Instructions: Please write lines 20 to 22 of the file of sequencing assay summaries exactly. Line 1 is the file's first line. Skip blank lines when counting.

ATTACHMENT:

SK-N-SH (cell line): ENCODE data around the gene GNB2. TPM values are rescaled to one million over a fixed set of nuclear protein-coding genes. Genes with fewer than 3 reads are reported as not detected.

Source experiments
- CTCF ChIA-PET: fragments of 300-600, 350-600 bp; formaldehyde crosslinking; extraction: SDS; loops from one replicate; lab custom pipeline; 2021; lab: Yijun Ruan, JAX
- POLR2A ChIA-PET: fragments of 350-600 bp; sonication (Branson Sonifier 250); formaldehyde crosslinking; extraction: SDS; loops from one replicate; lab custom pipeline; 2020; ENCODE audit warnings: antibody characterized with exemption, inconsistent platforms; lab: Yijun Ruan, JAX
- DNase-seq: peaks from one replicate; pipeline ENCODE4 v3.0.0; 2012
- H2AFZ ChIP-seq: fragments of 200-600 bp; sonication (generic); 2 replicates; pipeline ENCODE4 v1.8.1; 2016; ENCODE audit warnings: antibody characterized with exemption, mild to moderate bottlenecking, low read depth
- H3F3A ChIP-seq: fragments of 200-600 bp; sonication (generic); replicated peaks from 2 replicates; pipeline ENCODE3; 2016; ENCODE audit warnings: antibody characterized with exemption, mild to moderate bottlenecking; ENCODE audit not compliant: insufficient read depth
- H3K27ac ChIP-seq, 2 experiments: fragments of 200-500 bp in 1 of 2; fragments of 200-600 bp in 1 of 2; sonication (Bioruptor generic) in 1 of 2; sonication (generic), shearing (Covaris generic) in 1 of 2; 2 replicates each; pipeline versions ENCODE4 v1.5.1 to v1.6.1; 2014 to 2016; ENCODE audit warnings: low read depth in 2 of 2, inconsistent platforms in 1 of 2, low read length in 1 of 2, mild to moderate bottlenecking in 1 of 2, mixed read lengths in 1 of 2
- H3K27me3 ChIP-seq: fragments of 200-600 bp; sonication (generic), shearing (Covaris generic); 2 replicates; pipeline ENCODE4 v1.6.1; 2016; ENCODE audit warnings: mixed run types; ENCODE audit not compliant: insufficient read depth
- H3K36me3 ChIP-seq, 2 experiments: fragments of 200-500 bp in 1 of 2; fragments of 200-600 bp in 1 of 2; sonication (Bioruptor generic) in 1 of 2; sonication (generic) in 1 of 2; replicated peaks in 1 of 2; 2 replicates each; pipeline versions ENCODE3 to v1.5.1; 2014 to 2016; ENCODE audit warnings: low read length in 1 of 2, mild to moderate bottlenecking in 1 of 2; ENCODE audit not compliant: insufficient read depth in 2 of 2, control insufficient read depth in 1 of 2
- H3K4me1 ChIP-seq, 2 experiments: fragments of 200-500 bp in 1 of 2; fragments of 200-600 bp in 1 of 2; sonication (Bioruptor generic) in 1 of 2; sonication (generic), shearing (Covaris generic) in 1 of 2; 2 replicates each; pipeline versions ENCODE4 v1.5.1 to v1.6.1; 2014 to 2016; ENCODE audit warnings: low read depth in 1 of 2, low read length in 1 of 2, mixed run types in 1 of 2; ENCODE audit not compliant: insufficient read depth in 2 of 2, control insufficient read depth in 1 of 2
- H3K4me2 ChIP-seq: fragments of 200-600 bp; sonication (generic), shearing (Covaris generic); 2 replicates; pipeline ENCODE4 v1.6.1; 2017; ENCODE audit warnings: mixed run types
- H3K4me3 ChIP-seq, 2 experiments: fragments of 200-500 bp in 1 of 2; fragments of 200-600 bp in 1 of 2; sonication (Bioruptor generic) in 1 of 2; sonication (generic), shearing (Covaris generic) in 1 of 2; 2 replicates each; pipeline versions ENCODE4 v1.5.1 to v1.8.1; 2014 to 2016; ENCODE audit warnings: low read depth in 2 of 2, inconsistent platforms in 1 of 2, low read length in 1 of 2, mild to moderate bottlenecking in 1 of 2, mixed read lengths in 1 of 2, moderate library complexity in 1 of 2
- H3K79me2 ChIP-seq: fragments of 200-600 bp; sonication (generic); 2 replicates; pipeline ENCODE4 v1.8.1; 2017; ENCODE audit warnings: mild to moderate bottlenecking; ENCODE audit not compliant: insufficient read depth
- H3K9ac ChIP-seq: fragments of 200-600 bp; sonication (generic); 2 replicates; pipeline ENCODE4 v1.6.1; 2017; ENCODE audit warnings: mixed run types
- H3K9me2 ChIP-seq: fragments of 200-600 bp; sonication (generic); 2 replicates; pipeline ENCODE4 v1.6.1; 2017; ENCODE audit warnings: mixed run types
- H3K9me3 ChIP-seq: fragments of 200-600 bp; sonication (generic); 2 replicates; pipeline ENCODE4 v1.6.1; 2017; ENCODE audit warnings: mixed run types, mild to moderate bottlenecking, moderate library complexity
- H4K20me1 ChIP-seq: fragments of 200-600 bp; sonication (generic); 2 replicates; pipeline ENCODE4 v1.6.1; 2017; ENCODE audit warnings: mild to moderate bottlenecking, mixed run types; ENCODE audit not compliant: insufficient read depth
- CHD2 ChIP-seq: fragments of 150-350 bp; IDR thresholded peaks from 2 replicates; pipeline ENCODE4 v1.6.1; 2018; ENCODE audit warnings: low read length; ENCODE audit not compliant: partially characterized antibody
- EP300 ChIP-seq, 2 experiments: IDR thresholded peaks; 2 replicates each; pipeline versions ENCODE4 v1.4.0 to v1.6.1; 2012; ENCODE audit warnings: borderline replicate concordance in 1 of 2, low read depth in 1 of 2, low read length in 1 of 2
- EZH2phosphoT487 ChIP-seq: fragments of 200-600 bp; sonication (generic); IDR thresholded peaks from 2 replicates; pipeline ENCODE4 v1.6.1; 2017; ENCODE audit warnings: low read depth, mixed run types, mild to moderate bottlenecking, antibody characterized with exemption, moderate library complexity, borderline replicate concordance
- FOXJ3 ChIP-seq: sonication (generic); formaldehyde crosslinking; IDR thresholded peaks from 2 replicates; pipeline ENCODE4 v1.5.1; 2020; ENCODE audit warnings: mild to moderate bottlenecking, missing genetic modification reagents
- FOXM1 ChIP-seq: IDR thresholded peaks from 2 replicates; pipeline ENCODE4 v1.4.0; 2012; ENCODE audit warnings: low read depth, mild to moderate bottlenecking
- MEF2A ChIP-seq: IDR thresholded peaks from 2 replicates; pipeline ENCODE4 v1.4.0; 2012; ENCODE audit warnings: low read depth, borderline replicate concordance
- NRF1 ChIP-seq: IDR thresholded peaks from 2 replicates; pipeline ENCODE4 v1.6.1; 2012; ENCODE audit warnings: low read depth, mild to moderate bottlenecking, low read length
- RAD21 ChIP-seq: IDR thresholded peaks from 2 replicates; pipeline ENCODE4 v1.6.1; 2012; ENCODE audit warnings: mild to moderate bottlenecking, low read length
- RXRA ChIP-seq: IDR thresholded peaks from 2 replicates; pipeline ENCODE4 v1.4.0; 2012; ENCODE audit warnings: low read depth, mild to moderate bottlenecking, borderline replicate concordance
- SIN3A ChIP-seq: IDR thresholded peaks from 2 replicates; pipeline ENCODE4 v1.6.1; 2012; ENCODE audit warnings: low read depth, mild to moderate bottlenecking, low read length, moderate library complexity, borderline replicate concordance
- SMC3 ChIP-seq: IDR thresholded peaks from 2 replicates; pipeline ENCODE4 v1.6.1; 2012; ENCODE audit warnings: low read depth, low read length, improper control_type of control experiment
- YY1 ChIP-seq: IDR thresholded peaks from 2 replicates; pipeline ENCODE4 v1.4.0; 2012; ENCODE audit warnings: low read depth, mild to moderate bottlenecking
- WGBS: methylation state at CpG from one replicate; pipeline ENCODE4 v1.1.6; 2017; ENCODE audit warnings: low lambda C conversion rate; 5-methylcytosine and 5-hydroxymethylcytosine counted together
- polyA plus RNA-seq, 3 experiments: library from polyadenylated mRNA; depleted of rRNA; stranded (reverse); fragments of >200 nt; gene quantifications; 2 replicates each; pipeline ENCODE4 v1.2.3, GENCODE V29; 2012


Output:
- EP300 ChIP-seq, 2 experiments: IDR thresholded peaks; 2 replicates each; pipeline versions ENCODE4 v1.4.0 to v1.6.1; 2012; ENCODE audit warnings: borderline replicate concordance in 1 of 2, low read depth in 1 of 2, low read length in 1 of 2
- EZH2phosphoT487 ChIP-seq: fragments of 200-600 bp; sonication (generic); IDR thresholded peaks from 2 replicates; pipeline ENCODE4 v1.6.1; 2017; ENCODE audit warnings: low read depth, mixed run types, mild to moderate bottlenecking, antibody characterized with exemption, moderate library complexity, borderline replicate concordance
- FOXJ3 ChIP-seq: sonication (generic); formaldehyde crosslinking; IDR thresholded peaks from 2 replicates; pipeline ENCODE4 v1.5.1; 2020; ENCODE audit warnings: mild to moderate bottlenecking, missing genetic modification reagents